Increasing Cardiothoracic Training Programs in Sub-Saharan Africa to Improve Access to Care: Correlation of U.S. General Surgery Residencies and In-State Surgeons
Zachary Brennan1, John Treffalls2, Nathaniel Reed3, Sarin Paluri4, Grace Young5, Tyler Wallen6.
1Michigan State University, East Lansing, MI, USA, 2University of Texas Health Sciences Center San Antonio, San Antonio, TX, USA, 3DMC Sinai Grace, Detroit, MI, USA, 4Midwestern University, Chicago, IL, USA, 5ATSU - KCOM, Kirksville, MO, USA, 6Geisinger Health System, Wilkes-Barre, PA, USA.
OBJECTIVE: Limited access to cardiothoracic surgery in sub-Saharan Africa is well documented, with only one cardiothoracic training program: Tenwek Hospital in Kenya. Given that 43.1% of U.S. general surgeons stay to practice in the state where they train, we aimed to assess the relationship between the number of surgical training programs and practicing surgeons in the U.S.
METHODS: The number of general surgeons and PGY-1 general surgery positions per capita in each state were assessed using American Association of Medical Colleges, American College of Surgeons, American Board of Surgery, and U.S. census population data. States without a training program were excluded. Differences were analyzed using descriptive statistics.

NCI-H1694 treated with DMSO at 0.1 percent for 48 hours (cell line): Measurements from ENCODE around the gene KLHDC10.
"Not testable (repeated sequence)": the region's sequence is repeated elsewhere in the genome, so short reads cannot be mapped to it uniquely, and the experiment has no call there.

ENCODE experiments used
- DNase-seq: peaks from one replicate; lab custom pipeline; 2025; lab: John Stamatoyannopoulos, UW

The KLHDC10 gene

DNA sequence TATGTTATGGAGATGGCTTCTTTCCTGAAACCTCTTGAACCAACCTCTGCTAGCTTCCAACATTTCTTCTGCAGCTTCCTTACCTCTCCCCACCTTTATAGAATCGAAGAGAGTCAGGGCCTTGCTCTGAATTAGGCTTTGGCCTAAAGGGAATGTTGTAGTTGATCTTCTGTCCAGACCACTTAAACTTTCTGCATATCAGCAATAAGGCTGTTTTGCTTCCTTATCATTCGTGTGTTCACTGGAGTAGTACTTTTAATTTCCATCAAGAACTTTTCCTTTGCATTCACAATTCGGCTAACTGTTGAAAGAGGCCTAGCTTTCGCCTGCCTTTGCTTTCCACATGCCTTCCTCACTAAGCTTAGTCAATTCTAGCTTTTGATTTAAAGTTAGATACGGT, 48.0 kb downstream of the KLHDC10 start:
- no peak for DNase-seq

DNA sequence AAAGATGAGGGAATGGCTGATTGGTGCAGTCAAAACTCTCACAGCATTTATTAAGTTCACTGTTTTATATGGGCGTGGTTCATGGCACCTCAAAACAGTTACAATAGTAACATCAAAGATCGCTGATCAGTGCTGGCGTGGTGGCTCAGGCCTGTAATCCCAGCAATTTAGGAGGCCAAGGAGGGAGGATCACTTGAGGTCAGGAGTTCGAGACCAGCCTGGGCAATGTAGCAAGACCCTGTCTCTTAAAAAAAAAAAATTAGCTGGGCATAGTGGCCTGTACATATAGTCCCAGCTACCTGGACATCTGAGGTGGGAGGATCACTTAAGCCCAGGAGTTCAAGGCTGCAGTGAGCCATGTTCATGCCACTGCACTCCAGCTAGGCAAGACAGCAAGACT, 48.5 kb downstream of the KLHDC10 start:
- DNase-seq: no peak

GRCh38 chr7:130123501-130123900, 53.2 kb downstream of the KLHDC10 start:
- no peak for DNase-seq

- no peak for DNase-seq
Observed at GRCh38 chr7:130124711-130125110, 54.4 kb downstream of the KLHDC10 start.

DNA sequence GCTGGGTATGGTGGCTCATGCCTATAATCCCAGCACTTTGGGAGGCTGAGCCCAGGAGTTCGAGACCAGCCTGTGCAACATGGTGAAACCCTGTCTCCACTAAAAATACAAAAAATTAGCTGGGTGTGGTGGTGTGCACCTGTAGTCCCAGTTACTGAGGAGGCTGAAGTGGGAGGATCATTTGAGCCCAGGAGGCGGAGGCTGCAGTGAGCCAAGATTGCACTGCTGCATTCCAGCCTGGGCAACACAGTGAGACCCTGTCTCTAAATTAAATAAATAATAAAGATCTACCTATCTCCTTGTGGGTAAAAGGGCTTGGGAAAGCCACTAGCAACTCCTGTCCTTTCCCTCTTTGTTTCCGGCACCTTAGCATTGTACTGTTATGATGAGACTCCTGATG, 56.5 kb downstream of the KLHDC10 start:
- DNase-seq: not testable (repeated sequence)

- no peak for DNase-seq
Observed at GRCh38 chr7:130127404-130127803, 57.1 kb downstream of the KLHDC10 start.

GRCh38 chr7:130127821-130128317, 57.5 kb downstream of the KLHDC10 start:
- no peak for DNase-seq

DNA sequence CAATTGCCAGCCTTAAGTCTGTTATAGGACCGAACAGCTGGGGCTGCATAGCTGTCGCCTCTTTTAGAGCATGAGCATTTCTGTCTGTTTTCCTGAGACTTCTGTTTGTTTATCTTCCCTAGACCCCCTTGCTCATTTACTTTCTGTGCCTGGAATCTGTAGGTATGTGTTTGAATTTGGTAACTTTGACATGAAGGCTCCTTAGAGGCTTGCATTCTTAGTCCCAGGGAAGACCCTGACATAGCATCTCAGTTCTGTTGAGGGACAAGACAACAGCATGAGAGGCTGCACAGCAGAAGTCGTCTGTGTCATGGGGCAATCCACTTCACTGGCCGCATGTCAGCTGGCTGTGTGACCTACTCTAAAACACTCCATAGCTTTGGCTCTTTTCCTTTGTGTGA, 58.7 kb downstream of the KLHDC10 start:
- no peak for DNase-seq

RESULTS: There was a median of 7.42 surgeons per 100,000 people (IQR 7.06-8.96). There was a median of 0.74 PGY-1 general surgery positions per 100,000 (IQR 0.55-1.02). States with PGY-1 positions greater than the national median had more general surgeons per capita than states with fewer PGY-1 positions (8.1 vs. 7.2 per 100,000; p=0.039). The number of PGY-1 positions and general surgeons per capita positively correlated (Pearsonís r=0.32, p=0.03).
CONCLUSIONS: The number of practicing in-state surgeons increased with the number of general surgery residency positions. Similarly, both graduates of Tenwek Hospitalís cardiothoracic program now practice in Kenya. Development of training programs in sub-Saharan Africa may increase access to local cardiothoracic care, decreasing reliance on surgical mission trips that lack patient follow-up.
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